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IF YOU'RE MANAGING an IT department at just about any company in the country, recruiting quality IT talent is probably your biggest headache. And it's not going away anytime soon. There are fewer computer science majors coming out of universities today than there were 10 years ago, and demand for fresh talent is still growing. Competition is tight, salaries can be absurdly high, and benefits that used to be special perks, such as stock options, are standard issue.
Now imagine that you're working in the public sector. Your problem just got a whole lot worse.
As nearly all public agencies and government have become savvy to the benefits of technology, their IT project lists have grown. And like their counterparts in the private sector, they need to hire top-notch programmers, engineers, and project managers who have skills in the latest technologies.
But government organizations -- particularly at the state and local level, where budgets and staffs are smaller -- are strapped by restrictions such as salary caps, an inability to offer stock options, and a reputation for lagging behind in technology innovation. These factors can add up to the least attractive opportunity an IT job candidate receives.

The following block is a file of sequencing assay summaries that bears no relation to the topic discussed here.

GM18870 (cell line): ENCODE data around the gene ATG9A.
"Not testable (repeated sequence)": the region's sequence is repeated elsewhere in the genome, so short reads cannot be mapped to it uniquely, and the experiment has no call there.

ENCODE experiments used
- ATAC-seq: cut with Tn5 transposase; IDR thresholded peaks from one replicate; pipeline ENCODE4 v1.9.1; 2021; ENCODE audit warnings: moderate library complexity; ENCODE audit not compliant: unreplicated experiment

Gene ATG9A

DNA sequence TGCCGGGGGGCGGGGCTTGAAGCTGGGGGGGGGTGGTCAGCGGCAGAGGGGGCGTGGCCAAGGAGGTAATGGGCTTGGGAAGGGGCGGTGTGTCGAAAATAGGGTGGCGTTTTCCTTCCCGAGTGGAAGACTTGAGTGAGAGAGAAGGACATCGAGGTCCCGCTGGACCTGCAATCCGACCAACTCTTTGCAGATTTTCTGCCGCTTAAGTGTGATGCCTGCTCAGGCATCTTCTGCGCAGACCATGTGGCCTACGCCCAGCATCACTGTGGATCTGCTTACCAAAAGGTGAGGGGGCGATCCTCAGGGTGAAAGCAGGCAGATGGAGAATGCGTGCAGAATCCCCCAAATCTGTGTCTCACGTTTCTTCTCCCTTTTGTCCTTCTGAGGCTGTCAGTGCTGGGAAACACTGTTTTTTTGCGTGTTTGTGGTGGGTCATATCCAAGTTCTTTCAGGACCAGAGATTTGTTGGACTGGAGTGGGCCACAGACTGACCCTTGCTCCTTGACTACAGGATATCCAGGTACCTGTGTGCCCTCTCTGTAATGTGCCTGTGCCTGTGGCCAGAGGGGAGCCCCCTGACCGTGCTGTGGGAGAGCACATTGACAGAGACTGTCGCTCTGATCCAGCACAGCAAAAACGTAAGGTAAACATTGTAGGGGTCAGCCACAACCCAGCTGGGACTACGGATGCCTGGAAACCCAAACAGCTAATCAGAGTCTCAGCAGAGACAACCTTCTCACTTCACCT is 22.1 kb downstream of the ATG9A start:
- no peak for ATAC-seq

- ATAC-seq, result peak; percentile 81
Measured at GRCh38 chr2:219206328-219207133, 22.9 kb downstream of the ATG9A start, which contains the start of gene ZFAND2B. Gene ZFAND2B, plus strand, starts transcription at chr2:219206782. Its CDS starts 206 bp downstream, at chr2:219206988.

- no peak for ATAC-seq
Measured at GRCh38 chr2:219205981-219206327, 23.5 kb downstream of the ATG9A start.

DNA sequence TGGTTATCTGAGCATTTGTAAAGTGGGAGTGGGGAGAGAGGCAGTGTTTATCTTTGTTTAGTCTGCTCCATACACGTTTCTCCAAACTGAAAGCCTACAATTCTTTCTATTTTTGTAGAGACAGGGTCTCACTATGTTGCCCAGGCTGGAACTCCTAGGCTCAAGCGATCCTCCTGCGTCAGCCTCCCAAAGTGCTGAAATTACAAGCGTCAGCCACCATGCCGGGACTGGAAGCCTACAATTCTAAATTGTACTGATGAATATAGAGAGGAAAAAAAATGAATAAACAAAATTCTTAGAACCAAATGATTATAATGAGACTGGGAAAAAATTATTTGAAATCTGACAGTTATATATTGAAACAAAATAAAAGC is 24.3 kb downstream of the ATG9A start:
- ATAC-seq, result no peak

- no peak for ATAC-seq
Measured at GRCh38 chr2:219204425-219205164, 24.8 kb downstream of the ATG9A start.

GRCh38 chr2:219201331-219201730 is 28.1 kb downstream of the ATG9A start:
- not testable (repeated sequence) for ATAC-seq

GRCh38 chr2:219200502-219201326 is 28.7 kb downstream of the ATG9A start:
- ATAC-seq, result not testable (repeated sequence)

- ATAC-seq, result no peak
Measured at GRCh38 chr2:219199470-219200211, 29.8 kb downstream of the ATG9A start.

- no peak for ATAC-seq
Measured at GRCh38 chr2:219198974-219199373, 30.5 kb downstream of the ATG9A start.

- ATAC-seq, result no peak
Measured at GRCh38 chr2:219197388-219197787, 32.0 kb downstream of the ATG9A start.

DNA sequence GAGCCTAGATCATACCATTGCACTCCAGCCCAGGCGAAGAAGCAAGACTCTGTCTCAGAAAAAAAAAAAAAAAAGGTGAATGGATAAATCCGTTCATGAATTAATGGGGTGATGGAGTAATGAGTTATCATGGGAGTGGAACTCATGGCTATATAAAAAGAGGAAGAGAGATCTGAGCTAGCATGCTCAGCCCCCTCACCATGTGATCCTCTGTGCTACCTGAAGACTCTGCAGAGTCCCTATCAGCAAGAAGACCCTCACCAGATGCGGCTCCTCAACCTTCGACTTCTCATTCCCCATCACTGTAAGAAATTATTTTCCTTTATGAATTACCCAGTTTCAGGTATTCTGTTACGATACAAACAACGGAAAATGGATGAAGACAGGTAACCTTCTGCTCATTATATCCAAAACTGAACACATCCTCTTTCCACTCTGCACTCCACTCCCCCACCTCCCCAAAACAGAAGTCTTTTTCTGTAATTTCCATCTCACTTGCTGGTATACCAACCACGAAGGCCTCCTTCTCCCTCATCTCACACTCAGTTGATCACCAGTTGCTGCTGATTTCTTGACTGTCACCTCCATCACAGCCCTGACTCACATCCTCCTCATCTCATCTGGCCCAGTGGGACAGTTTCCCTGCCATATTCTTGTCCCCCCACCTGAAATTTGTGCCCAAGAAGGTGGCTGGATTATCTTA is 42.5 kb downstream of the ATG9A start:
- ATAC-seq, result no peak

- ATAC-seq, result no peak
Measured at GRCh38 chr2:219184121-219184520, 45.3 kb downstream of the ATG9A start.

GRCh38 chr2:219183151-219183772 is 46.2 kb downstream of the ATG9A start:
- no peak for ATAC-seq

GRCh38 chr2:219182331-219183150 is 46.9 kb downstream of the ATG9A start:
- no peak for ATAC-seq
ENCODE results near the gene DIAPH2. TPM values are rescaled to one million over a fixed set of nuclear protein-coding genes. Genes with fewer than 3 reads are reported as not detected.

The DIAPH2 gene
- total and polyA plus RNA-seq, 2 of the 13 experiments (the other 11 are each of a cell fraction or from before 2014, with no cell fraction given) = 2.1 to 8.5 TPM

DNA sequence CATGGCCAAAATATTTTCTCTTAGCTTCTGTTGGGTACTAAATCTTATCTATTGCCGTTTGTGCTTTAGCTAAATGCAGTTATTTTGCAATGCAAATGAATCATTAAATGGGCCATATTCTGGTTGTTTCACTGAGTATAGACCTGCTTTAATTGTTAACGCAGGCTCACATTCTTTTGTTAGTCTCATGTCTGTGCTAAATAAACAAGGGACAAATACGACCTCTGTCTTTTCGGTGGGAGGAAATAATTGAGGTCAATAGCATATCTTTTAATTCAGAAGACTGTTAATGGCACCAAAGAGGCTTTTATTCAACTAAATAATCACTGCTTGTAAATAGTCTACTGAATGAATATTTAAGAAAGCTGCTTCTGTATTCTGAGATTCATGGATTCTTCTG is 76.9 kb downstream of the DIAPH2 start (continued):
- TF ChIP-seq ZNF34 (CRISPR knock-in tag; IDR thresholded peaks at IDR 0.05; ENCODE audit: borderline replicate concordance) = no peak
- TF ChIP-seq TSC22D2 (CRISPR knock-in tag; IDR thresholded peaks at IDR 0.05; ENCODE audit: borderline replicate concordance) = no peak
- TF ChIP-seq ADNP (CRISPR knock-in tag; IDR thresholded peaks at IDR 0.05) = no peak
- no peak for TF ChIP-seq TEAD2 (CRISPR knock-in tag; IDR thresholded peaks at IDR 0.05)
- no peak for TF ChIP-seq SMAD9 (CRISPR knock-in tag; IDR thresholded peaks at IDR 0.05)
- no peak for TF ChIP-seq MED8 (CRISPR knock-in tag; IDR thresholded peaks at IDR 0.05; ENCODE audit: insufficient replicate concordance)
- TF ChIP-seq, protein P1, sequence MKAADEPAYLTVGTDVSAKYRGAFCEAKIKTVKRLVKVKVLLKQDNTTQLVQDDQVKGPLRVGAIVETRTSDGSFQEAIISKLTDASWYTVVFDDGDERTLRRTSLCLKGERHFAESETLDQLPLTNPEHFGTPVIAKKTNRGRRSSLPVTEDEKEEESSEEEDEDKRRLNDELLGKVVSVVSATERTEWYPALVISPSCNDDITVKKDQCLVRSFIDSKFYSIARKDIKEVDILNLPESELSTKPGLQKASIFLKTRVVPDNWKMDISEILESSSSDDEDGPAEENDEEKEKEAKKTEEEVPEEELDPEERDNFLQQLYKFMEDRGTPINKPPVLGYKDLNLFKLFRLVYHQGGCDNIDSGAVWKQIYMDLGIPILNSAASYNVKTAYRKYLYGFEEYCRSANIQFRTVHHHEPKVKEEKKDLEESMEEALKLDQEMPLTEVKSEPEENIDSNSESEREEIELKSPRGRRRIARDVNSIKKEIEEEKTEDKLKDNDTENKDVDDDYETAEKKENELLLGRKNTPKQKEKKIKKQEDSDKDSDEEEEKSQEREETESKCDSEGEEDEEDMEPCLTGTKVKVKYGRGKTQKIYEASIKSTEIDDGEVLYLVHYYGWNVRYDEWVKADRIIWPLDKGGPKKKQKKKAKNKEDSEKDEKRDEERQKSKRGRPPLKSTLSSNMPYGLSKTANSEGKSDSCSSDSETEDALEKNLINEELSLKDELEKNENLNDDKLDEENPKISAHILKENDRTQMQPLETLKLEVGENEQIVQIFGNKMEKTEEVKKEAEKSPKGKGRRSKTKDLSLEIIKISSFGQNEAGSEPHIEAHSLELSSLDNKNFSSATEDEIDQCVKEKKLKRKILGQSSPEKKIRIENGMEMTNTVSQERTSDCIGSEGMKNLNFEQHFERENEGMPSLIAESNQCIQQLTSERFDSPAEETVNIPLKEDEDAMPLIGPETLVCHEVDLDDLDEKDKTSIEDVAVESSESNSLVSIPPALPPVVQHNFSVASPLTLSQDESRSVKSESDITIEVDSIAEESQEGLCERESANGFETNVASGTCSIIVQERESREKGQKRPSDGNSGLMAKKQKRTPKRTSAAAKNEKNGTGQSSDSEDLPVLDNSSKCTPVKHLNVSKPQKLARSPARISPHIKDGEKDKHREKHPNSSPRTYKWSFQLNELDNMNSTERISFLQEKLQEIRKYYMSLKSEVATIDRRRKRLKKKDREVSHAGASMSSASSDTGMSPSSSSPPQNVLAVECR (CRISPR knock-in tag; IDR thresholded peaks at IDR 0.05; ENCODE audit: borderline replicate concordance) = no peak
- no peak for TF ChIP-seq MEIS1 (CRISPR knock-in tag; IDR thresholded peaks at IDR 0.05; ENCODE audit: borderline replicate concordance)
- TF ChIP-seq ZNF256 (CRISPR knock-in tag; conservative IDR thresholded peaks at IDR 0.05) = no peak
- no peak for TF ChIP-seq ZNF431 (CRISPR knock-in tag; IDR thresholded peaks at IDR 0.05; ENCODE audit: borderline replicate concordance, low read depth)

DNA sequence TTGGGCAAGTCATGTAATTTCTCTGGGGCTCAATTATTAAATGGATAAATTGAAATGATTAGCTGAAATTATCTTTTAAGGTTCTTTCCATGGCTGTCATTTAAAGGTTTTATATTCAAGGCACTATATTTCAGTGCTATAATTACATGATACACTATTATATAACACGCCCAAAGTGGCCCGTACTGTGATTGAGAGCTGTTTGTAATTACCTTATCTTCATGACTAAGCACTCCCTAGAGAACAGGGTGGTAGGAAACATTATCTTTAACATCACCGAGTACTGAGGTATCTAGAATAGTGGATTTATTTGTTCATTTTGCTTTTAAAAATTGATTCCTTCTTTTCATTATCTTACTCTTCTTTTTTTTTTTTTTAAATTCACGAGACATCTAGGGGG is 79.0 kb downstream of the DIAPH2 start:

To overcome the growing shortage of IT workers, government agencies have gotten creative, and to stay competitive, private companies may just have to follow suit.
"This shortage of IT workers hits the state governments more so than the private sector," says Ed Janairo, training coordinator in the information technology group at the Council of State Governments, in Lexington, Ky. "The base salary is typically lower, and there's the impression or stereotype out there that state governments [are] going to be using older systems that seems to deter a lot of candidates."
The public sector is investigating its recruiting difficulties. Last year, the Council of State Governments decided that the issue of IT recruiting was crucial, so it sent out a survey to the top IT managers in each state -- usually the state CIO or IT director -- to find out …